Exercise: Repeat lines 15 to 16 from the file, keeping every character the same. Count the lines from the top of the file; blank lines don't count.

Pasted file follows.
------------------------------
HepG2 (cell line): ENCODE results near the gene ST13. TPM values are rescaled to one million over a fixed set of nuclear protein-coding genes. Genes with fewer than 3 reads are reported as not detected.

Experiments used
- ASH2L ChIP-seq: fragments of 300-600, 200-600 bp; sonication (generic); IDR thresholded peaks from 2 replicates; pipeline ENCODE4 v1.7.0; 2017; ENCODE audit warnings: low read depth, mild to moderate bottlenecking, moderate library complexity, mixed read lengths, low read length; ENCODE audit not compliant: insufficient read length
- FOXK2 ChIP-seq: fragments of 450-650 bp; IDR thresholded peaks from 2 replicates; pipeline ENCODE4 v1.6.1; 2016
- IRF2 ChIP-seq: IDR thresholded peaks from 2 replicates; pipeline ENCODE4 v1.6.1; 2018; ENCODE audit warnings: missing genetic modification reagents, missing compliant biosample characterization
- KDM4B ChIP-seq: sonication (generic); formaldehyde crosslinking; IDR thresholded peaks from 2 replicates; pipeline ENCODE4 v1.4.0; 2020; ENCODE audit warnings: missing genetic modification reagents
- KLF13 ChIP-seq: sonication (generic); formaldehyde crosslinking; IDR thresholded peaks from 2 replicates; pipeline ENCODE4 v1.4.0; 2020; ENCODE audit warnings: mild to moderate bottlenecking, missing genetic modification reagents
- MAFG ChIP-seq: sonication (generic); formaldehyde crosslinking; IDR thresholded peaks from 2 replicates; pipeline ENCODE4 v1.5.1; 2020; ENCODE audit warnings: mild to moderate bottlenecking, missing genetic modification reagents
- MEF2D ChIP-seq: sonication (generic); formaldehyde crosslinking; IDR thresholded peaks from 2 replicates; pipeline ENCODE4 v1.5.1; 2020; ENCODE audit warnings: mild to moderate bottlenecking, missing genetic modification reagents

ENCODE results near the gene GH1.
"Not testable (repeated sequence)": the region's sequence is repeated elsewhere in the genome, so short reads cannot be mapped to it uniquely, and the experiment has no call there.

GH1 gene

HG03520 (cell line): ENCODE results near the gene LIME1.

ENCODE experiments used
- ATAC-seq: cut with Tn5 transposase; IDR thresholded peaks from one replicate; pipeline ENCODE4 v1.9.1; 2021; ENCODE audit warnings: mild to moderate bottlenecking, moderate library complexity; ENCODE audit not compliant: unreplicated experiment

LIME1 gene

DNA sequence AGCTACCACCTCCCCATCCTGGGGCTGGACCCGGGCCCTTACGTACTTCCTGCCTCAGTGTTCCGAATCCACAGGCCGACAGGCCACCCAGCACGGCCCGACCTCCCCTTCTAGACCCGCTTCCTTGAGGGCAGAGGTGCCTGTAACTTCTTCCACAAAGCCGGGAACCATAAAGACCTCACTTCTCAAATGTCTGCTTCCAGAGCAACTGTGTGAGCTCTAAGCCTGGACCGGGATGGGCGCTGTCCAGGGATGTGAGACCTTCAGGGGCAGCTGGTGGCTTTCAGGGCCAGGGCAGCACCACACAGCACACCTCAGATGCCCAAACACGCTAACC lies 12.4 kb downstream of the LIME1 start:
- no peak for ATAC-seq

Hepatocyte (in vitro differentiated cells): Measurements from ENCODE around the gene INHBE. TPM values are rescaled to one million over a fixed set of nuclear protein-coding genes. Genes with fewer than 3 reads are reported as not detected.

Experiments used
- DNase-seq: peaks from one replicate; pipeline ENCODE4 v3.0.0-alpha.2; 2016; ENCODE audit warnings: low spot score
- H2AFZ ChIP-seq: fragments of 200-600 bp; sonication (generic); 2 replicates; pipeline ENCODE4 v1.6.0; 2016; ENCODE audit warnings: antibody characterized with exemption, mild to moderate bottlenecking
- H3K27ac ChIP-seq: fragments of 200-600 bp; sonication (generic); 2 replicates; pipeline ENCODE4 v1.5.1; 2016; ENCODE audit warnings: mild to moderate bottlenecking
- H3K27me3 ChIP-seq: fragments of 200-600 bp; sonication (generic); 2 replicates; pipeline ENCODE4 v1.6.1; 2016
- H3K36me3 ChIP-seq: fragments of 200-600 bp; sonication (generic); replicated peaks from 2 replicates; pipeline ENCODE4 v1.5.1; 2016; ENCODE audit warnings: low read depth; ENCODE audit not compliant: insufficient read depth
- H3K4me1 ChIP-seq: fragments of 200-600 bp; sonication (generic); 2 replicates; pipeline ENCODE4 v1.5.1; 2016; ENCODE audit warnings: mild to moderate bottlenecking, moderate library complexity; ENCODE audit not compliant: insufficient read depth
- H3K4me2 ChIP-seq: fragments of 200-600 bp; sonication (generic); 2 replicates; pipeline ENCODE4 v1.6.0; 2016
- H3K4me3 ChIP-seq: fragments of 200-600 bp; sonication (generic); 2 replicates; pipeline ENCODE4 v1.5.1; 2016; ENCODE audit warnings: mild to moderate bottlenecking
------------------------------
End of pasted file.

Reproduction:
- ATAC-seq: cut with Tn5 transposase; IDR thresholded peaks from one replicate; pipeline ENCODE4 v1.9.1; 2021; ENCODE audit warnings: mild to moderate bottlenecking, moderate library complexity; ENCODE audit not compliant: unreplicated experiment

LIME1 gene